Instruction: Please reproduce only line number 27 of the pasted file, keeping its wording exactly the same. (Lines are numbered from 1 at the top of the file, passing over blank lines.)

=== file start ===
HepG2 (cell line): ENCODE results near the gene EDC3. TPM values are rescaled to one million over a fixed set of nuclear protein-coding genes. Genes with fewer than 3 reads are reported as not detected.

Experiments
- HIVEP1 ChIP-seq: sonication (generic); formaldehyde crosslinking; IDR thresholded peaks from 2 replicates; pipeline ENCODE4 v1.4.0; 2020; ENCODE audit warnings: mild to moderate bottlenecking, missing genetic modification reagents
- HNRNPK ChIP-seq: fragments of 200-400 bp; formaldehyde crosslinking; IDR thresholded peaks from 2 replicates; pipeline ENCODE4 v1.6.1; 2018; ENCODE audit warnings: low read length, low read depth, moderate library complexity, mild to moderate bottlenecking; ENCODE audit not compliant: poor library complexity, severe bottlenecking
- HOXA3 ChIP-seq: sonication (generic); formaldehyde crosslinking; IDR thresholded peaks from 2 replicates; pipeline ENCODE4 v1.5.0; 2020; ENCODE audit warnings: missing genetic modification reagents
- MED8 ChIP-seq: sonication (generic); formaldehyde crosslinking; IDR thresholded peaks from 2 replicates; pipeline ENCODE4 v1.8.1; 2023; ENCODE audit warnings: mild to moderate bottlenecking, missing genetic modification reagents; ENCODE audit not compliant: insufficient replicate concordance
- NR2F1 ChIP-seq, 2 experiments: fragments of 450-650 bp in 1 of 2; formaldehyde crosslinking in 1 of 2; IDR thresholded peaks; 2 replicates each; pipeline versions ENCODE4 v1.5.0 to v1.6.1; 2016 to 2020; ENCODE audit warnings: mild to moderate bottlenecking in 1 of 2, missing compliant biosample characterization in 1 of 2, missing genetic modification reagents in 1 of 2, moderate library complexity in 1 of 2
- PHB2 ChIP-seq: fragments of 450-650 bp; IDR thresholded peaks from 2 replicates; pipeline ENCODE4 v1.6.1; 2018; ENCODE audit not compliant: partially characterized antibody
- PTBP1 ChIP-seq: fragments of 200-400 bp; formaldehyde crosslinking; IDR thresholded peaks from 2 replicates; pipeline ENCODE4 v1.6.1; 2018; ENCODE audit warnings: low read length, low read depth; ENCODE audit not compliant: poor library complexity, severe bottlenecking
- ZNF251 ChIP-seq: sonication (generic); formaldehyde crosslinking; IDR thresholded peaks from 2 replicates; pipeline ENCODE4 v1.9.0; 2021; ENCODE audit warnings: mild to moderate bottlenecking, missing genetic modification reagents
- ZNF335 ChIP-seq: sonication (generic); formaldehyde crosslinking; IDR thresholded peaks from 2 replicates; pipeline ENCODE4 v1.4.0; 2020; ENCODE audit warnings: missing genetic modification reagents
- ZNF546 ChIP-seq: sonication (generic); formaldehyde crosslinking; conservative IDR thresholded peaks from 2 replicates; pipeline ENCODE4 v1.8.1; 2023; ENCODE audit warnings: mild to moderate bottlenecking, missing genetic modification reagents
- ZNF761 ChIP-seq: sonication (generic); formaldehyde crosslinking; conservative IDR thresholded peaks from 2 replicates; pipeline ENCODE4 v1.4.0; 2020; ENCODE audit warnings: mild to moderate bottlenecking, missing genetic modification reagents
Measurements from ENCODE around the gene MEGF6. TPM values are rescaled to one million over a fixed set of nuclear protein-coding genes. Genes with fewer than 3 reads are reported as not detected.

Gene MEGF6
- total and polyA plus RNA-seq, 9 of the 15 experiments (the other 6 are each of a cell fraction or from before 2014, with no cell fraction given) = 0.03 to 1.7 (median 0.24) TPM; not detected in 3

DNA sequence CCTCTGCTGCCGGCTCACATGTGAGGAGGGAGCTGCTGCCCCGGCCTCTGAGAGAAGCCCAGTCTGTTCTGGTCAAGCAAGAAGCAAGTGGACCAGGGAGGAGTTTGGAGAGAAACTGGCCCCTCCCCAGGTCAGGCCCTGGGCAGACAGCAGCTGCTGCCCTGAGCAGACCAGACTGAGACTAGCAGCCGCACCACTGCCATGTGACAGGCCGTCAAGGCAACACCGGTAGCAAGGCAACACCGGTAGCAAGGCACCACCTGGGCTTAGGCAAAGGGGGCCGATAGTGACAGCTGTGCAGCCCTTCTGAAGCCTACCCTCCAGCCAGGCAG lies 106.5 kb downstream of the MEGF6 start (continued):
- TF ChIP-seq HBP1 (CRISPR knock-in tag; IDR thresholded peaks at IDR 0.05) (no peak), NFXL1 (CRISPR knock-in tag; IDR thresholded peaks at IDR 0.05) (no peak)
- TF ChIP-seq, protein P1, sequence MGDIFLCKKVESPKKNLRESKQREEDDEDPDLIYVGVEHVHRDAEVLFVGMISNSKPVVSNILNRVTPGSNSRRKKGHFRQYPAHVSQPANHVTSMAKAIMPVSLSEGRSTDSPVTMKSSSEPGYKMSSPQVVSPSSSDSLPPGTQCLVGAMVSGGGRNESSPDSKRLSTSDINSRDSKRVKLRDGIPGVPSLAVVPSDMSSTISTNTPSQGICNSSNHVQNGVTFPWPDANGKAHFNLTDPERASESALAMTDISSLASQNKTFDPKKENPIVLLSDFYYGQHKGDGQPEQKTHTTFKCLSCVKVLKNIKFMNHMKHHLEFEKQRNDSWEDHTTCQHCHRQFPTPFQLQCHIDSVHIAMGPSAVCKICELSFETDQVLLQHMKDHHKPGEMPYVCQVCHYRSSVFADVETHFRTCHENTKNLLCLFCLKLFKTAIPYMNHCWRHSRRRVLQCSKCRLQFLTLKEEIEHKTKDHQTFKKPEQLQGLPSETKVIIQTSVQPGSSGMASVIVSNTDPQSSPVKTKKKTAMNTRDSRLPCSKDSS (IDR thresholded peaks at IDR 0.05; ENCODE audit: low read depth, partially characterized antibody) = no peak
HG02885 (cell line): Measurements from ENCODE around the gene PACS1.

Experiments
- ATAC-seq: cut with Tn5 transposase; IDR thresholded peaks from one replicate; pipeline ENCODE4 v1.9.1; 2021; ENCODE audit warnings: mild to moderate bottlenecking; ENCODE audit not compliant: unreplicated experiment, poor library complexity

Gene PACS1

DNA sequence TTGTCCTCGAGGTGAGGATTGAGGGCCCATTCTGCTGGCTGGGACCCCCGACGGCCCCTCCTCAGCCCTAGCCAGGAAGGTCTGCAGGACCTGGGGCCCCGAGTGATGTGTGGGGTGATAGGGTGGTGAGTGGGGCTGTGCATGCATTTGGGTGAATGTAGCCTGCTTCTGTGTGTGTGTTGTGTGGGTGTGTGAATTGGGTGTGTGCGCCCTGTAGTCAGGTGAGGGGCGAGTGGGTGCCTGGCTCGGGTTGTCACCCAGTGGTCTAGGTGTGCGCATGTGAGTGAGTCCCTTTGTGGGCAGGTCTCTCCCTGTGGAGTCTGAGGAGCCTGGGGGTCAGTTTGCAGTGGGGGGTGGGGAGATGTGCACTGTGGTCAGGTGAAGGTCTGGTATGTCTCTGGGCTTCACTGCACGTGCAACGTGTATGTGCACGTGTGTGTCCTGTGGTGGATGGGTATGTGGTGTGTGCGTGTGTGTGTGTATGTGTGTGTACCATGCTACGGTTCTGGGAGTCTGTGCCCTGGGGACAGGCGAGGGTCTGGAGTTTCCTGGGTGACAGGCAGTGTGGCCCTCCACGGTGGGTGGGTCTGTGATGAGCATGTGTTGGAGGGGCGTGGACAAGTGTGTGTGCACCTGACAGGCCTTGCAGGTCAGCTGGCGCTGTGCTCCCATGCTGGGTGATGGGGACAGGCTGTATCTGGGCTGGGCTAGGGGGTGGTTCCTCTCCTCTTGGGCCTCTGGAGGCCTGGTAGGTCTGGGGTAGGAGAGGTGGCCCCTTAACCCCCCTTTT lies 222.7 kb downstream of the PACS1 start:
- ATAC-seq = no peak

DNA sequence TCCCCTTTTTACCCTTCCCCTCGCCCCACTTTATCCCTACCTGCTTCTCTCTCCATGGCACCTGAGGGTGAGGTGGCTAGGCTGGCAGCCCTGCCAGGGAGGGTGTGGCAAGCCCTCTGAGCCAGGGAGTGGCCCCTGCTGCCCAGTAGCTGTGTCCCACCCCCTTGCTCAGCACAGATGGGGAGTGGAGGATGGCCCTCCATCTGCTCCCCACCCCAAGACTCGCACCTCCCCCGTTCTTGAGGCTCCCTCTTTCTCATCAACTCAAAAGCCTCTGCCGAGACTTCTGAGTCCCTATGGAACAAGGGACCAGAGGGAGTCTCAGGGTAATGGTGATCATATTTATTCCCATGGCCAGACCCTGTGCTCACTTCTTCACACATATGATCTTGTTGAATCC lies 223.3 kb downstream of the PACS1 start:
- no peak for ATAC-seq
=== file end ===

- no peak for ATAC-seq